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Oppression, Its Brutality and Its Inescapability, is a Dominant Theme in Literature

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Oppression, Its Brutality and Its Inescapability, is a Dominant Theme in Literature essay
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The brutality and inescapability of oppression is a dominant theme in literature as it is a key theme presented in A Streetcar Named Desire. Williams calls for the reform of social constructs such as patriarchy in this play and brings to light modes of oppression in society, these include the physical and psychological brutality of oppression as well as the conformity and potential for escape.

The crescendo of violence in A Streetcar Named Desire portrays the physical brutality of oppression. The build-up of violence begins when Stanley “heaves the package”[1] of meat at Stella in scene one. Even though this action is small and could be seen as insignificant, it gives the reader an insight into Stanley’s character as he appears careless but the little acts of physical violence add up to Stanley’s ultimate act of physical brutality at the end. Another time Stanley is physically violent is when he “gives a loud whack of his hand”1 on Stella’s thigh in scene 3. Stanley is acting as though he owns his wife by the sexually possessive action of striking her thigh and treating her the way he wants to. His male dominance is reinforced by Stella’s ineffective response, she says “sharply: that’s not fun, Stanley, ”1 while the laughter of the other men at the table that follows, only serves to further emphasize the passive role of women in the play. Yet, this was nothing compared to the physical violence Stella faced later on in this scene.

Stanley’s pent-up anger and irritation in this scene were soon released with the “sound of a blow”1 and then it was obvious to the audience that the recipient was Stella from the fact that “Stella cries out”1 in the stage directions that result in the blow. This act of violence not only exposes Stanley’s true character to the audience but it also reveals the downside to the lively vibrant life that was created by the atmosphere of the seemingly liberated New Orleans in the first scene. Therefore, Williams is highlighting that New Orleans is not what it seems and there are underlying problems such as the frequent violence and this foreshadows the violence that will continue throughout the play concluding in the rape of Blanche. However, some critics argue that Stanley is not cruel or violent and that the rape resulted from “Blanche’s licentious provocation”[2]. This critic puts the blame on Blanche stating that she provoked Stanley to rape her. There is clear evidence that Stanley is violent especially towards Stella and even the rape itself is cruel and violent.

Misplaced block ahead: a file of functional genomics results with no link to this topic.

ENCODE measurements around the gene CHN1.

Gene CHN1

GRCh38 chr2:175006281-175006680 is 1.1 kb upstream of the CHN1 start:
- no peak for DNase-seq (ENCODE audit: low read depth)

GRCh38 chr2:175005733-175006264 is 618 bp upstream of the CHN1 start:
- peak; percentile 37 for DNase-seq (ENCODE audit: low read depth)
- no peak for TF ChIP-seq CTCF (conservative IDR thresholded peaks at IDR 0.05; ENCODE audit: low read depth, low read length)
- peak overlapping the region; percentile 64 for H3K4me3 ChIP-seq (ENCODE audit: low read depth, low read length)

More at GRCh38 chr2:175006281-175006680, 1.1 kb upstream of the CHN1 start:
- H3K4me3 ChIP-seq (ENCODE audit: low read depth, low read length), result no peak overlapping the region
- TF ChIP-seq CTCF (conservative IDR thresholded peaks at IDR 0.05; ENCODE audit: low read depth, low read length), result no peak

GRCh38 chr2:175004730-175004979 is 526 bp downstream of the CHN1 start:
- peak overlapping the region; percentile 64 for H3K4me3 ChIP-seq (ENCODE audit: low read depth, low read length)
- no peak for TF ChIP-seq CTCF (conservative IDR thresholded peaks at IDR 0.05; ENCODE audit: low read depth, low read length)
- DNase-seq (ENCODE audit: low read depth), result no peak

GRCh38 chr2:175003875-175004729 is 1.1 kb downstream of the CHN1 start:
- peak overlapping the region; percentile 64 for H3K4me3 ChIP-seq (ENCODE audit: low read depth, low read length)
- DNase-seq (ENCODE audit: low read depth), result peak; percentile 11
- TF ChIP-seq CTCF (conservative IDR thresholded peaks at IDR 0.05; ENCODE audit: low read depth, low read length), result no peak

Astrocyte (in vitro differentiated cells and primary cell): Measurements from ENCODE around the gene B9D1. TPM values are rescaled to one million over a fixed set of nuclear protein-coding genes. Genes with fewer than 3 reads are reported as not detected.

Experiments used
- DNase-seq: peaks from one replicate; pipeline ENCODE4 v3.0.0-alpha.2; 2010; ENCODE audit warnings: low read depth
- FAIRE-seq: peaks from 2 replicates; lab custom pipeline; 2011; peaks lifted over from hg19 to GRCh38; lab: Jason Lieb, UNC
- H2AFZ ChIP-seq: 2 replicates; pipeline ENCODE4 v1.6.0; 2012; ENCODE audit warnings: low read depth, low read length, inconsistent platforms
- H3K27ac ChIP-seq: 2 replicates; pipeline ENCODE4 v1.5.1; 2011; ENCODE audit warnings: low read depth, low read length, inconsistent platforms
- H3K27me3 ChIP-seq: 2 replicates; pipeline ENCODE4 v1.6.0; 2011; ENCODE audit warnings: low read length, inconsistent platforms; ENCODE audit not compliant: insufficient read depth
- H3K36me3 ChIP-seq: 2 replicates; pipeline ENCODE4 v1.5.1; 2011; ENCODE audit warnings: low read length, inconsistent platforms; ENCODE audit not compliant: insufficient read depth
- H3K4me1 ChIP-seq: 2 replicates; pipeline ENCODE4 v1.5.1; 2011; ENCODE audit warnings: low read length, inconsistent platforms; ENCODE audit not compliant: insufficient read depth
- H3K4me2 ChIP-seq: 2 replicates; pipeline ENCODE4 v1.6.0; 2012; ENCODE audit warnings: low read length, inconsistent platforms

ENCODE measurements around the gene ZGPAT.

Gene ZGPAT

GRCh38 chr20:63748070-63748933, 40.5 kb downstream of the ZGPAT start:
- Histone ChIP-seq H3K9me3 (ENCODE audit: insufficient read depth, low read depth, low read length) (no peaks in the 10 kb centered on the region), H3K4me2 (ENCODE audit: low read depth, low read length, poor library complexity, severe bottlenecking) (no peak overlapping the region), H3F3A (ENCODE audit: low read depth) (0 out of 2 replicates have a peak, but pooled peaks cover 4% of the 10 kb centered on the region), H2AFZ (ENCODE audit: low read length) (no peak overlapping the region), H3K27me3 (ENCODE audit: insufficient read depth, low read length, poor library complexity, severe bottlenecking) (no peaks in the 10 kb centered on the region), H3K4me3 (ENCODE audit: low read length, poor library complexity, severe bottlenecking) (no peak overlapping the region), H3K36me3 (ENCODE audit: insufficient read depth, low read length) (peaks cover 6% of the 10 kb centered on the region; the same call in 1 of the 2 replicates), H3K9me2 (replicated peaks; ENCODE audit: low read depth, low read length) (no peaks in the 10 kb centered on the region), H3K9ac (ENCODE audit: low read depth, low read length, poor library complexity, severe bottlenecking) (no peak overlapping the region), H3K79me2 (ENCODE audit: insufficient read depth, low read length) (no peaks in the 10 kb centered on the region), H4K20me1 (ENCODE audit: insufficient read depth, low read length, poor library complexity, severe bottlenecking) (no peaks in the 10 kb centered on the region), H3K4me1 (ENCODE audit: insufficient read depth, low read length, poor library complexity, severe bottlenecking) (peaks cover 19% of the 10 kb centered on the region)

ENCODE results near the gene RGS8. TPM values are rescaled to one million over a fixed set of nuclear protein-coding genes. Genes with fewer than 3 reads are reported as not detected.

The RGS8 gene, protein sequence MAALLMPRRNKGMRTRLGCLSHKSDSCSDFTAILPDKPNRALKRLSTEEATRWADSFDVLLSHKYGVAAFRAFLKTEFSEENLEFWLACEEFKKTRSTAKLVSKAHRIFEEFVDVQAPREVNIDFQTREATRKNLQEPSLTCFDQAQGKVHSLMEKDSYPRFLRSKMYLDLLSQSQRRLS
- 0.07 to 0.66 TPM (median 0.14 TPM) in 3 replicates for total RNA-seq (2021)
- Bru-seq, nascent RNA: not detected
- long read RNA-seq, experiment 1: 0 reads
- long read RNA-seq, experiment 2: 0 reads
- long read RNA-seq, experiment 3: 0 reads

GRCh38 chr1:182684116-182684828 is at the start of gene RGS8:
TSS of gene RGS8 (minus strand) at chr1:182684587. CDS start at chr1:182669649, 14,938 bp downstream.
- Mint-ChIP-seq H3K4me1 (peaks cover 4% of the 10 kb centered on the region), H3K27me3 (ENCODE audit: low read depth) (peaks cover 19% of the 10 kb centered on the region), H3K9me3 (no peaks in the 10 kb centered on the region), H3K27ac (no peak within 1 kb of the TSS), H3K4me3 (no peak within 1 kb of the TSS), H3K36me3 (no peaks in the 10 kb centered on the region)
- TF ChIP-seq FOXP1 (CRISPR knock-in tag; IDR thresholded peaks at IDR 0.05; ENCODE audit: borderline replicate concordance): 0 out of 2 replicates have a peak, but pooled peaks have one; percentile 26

Stanley is presented as cruel through his psychological brutality. As soon as Stanley finds out the ‘truth’ about Blanche he proceeds to torment her for the rest of the play which leads her to insanity at the end of the play. His desire in finding out the truth stems from his mask of false virtue. In scene three this is evident when he searched through Blanche’s belongings after Stella told him about Belle Reve. After assuming that Blanche sold it off, he uses the “Napoleonic code”1 to act as though he is protecting Stella from being “swindled”1 by her sister. However, the Napoleonic code favors him as he would get the money and so Stanley is using this code to assert his patriarchal power over Stella to claim Belle Reve as his own. So, when Stella is presented as the voice of compassion by Williams as she explains that the “diamonds”1 on Blanches “crown”1 (as Stanley states) are actually “rhinestones”1 on a “tiara”1, Stanley does not want to believe this as it would go against his fantasies. Yet again, in scene 5, Stanley acts as though he is trying to find out the truth about Blanche by mentioning “hotel Flamingo”1 when what he really wanted to do was shame her and get revenge on her to uphold his male dominance. The audience is immediately made to feel sympathy for Blanche by Williams’ use of dramatic irony.